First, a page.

Guest Post: Perfecting Your Possessives—I Am God’s Child

Perfecting Your Possessives—I Am God’s Child. A guest post by Rachel Newman
Words have always been important to me. During my adolescent years, I would often correct people when they used words that didn’t convey what I knew they meant to say. Annoying? Yes. I am sure of it. I don’t remember how old I was when I figured that out, but at some point I matured enough to realize it was okay if people didn’t always say what they meant. Maybe it was when I finally began to comprehend God’s grace. The realization that relationship is more important than semantics has surely made it easier on my friends and family.

But despite our ability to discern what’s really going on in an oral conversation, written communication is easily misunderstood if we don’t have a good grasp on grammar. Precision is especially important in the written word, because body language and non-verbal communication cues are absent.

One grammar aspect that can be confusing is the possessive apostrophe. Does it go before the s or after the s? What if a word is plural but doesn’t end in s? If we have two nouns joined by and, do they both take an apostrophe? The rules can make your head spin. To help you remember how to use the apostrophe correctly, let’s tie it in with an important truth from God’s Word.

“In the beginning was the Word, and the Word was with God, and the Word was God. . . . [A]s many as received him, to them gave he power to become the sons of God, even to them that believe on his name: Which were born, not of blood, nor of the will of the flesh, nor of the will of man, but of God” (John 1:1, 12-13 KJV).

This beautiful Scripture identifies every believer as a child of God. You are God’s child! You may have heard this so many times that it doesn’t faze you. Yeah, so what? I already knew that. But I encourage you to take some time today to meditate on this truth. Jesus was God’s son. He told us that the works He did, we would do also. John told us that as Jesus is, so are we. Take another look at Jesus’s life, and meditate on the awesome miracle God has done by making you like Him.

Look through the previous paragraph again. Can you pick out the possessives? Possessives are words that show ownership. Something belongs to them.

If you said “of God,” “God’s,” and “Jesus’s,” you got it right. These are three examples of how to form a possessive.

The first form here, “of God,” is called the “of”-genitive. Genitive is the same as possessive, but has a broader connotation. The choice to use an “of”-genitive instead of an apostrophe is one of style. Would you like to be known as a friend of God or God’s friend? It’s the same thing but one has a nice ring to it, doesn’t it?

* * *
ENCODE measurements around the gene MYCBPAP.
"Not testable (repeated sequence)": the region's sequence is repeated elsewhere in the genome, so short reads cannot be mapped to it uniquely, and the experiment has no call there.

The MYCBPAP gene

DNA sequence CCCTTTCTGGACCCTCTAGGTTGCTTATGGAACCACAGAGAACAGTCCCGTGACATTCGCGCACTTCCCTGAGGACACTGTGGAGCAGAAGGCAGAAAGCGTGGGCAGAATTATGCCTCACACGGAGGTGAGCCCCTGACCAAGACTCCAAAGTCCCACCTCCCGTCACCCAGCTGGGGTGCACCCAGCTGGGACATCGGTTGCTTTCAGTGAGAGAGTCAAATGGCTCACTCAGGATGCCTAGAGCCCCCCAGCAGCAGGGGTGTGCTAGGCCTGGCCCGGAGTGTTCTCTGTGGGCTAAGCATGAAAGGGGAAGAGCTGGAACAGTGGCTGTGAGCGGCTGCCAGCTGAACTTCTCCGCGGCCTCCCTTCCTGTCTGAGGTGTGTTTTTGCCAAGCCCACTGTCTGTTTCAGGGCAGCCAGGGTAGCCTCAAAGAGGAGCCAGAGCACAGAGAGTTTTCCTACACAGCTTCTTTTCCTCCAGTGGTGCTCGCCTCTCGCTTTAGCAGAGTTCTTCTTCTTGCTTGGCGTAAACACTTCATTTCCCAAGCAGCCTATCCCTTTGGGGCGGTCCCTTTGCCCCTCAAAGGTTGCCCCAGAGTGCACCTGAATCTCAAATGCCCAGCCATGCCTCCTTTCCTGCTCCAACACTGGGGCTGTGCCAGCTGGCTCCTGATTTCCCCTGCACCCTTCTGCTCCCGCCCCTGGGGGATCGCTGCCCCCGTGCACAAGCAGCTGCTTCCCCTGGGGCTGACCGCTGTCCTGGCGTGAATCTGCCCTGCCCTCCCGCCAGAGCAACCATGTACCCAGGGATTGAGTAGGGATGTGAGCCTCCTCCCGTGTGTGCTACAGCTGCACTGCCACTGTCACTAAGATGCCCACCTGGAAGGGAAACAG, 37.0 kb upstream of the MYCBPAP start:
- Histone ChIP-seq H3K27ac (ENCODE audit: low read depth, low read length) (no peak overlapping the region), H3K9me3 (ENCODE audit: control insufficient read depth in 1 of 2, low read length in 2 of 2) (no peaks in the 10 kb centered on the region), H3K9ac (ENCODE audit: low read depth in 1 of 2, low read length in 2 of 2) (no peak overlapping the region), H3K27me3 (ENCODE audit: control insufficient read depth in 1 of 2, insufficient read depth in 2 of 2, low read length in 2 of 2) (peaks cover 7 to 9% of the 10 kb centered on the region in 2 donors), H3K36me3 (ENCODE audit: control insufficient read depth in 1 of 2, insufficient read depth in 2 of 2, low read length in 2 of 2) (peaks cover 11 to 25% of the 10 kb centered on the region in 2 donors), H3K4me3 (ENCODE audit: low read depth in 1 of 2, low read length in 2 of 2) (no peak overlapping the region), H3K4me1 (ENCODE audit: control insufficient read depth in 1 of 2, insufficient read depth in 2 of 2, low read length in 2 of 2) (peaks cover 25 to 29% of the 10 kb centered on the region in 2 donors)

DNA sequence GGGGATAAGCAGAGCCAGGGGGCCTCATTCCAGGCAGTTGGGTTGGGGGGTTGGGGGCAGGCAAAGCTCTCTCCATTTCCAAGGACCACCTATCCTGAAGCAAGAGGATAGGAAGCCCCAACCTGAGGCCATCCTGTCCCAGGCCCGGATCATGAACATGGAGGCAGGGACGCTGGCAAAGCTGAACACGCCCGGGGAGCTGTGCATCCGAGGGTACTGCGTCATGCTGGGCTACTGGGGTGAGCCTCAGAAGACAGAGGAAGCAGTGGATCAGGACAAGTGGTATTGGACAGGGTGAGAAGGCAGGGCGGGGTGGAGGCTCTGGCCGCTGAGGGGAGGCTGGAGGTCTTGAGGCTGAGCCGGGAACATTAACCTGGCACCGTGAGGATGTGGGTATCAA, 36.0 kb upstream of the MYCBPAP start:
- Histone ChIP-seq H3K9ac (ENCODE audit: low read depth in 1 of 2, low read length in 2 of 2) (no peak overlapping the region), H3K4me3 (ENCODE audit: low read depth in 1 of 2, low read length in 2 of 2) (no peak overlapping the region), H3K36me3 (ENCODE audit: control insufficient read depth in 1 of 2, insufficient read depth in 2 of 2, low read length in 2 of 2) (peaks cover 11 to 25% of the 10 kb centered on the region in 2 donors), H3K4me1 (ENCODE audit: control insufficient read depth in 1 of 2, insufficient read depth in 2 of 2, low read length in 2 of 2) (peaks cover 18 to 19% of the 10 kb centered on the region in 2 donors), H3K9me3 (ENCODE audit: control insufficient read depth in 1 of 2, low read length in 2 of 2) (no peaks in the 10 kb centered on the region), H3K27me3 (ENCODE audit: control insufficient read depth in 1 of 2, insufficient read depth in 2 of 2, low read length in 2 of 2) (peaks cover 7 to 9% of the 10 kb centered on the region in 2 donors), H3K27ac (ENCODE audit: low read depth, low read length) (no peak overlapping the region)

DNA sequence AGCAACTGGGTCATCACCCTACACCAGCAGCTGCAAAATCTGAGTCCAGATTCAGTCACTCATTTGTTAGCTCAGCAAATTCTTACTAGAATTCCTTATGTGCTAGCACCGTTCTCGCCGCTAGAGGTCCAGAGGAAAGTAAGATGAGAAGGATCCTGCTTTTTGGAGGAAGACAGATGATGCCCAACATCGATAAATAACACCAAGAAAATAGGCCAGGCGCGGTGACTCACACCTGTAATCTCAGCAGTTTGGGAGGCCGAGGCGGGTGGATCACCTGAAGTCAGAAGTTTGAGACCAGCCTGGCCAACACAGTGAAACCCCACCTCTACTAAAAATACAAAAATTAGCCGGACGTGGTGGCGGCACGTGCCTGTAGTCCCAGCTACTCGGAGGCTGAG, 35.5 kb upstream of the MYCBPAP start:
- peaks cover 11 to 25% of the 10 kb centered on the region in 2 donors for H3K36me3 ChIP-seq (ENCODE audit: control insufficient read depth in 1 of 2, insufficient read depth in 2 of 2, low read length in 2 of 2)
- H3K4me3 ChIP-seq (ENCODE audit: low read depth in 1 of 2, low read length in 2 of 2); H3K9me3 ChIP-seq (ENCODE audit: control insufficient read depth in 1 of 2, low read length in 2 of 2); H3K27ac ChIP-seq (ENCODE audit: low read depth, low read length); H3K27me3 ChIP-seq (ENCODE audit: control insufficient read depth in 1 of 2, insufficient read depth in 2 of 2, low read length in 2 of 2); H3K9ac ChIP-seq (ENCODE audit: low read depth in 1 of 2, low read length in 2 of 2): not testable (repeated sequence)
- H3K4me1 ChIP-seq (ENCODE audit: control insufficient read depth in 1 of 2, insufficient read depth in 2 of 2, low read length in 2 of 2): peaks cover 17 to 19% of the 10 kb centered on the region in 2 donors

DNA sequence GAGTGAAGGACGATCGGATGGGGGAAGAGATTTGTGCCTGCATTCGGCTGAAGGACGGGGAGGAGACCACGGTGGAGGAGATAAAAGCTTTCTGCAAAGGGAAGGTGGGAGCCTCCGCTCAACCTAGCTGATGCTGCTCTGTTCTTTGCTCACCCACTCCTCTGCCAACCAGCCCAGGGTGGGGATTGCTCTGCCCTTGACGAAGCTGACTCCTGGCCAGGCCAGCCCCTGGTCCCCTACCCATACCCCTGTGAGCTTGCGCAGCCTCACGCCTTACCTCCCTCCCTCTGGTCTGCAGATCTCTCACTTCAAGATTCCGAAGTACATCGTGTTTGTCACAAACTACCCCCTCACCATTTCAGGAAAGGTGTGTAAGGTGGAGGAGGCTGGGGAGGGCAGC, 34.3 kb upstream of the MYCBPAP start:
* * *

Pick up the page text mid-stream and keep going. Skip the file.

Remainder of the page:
Although some nouns only sound right as an “of”-genitive, most possessive forms of nouns are formed with an apostrophe. If the noun is singular, you will form the possessive by adding an apostrophe and an s. This is true even when the noun already ends in s, is the name of a person, like Jesus, or has a silent s at the end, like Descartes. Hence our earlier use of God’s and Jesus’s.

If the noun is plural (more than one), you will generally add only the apostrophe at the end of the word (e.g., angels’ wings, cats’ paws, stars’ light). Sometimes a plural noun will not end in s. In this case, add both the apostrophe and the s (e.g., children’s prayers, women’s laughter).

So what if you have two subjects that both have ownership? Think about Peter and Andrew, the two brothers in Matthew 4 who were casting their net into the sea. Whose net was it? It was Peter and Andrew’s net. Since the net belonged to both of them, you would only add the apostrophe and s to the second subject; in this case it is Andrew. But imagine they each had their own net. Let’s say Peter was on one side of the boat with one net and Andrew was on the other side with a second net. Then you would say they were Peter’s and Andrew’s nets.

Expressing correctly what belongs to whom helps readers form a proper identity for the thing possessed. If readers see, “Jane’s parent’s car,” they will picture only one of Jane’s parents owning the car. Or if you say, “Bob and Joe’s term paper,” readers will imagine a joint assignment.

Think about the following possessive phrases. Try to picture these in your mind: God’s beloved, righteousness of God, Jesus’s passion, the Father’s favored child. Are you having trouble creating these images? Try this. Jot down those four phrases on a sheet of paper and take it with you to your bathroom. Then look in the mirror. The image you see embodies these possessive phrases. Say them out loud while looking at your reflection, “God’s beloved. Righteousness of God. Jesus’s passion. The Father’s favored child.” Next time you get stuck on a possessive, take a few minutes to refocus on the One who possesses you and remember to whom you belong.

For more information on possessives and other grammar guidelines, pick up a copy of Proofreading Secrets of Best-Selling Authors, by Kathy Ide or The Chicago Manual of Style, Sixteenth Edition. Also, feel free to e-mail me with questions or comments.

Pleasant Penning,

Rachel Newman
Freelance Editor and Indexer
Certified Paralegal

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